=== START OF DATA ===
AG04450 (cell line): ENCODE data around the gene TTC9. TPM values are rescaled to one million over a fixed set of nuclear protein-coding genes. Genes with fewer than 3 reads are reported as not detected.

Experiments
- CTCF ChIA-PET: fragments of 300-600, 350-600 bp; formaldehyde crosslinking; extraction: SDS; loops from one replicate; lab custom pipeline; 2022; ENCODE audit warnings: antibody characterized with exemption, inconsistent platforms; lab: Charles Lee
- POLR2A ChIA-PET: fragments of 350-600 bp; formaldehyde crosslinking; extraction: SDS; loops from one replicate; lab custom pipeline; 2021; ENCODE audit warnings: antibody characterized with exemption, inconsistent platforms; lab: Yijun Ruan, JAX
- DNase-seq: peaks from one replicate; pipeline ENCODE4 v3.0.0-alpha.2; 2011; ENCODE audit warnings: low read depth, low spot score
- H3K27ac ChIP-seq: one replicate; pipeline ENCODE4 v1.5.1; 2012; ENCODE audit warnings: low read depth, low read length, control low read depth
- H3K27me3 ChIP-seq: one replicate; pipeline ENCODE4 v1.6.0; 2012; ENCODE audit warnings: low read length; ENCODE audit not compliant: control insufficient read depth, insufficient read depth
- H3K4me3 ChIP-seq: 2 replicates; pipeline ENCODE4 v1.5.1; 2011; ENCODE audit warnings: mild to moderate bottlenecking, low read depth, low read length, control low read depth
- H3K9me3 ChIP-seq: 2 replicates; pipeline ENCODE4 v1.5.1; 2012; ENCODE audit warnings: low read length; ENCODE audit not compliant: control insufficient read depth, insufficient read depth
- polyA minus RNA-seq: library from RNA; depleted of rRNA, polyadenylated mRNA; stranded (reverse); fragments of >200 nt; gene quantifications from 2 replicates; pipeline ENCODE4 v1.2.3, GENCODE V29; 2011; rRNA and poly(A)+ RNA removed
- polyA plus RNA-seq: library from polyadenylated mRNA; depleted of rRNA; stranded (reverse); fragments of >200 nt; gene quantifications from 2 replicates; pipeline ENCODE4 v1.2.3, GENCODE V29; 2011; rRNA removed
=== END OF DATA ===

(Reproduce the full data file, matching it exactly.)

AG04450 (cell line): ENCODE data around the gene TTC9. TPM values are rescaled to one million over a fixed set of nuclear protein-coding genes. Genes with fewer than 3 reads are reported as not detected.

Experiments
- CTCF ChIA-PET: fragments of 300-600, 350-600 bp; formaldehyde crosslinking; extraction: SDS; loops from one replicate; lab custom pipeline; 2022; ENCODE audit warnings: antibody characterized with exemption, inconsistent platforms; lab: Charles Lee
- POLR2A ChIA-PET: fragments of 350-600 bp; formaldehyde crosslinking; extraction: SDS; loops from one replicate; lab custom pipeline; 2021; ENCODE audit warnings: antibody characterized with exemption, inconsistent platforms; lab: Yijun Ruan, JAX
- DNase-seq: peaks from one replicate; pipeline ENCODE4 v3.0.0-alpha.2; 2011; ENCODE audit warnings: low read depth, low spot score
- H3K27ac ChIP-seq: one replicate; pipeline ENCODE4 v1.5.1; 2012; ENCODE audit warnings: low read depth, low read length, control low read depth
- H3K27me3 ChIP-seq: one replicate; pipeline ENCODE4 v1.6.0; 2012; ENCODE audit warnings: low read length; ENCODE audit not compliant: control insufficient read depth, insufficient read depth
- H3K4me3 ChIP-seq: 2 replicates; pipeline ENCODE4 v1.5.1; 2011; ENCODE audit warnings: mild to moderate bottlenecking, low read depth, low read length, control low read depth
- H3K9me3 ChIP-seq: 2 replicates; pipeline ENCODE4 v1.5.1; 2012; ENCODE audit warnings: low read length; ENCODE audit not compliant: control insufficient read depth, insufficient read depth
- polyA minus RNA-seq: library from RNA; depleted of rRNA, polyadenylated mRNA; stranded (reverse); fragments of >200 nt; gene quantifications from 2 replicates; pipeline ENCODE4 v1.2.3, GENCODE V29; 2011; rRNA and poly(A)+ RNA removed
- polyA plus RNA-seq: library from polyadenylated mRNA; depleted of rRNA; stranded (reverse); fragments of >200 nt; gene quantifications from 2 replicates; pipeline ENCODE4 v1.2.3, GENCODE V29; 2011; rRNA removed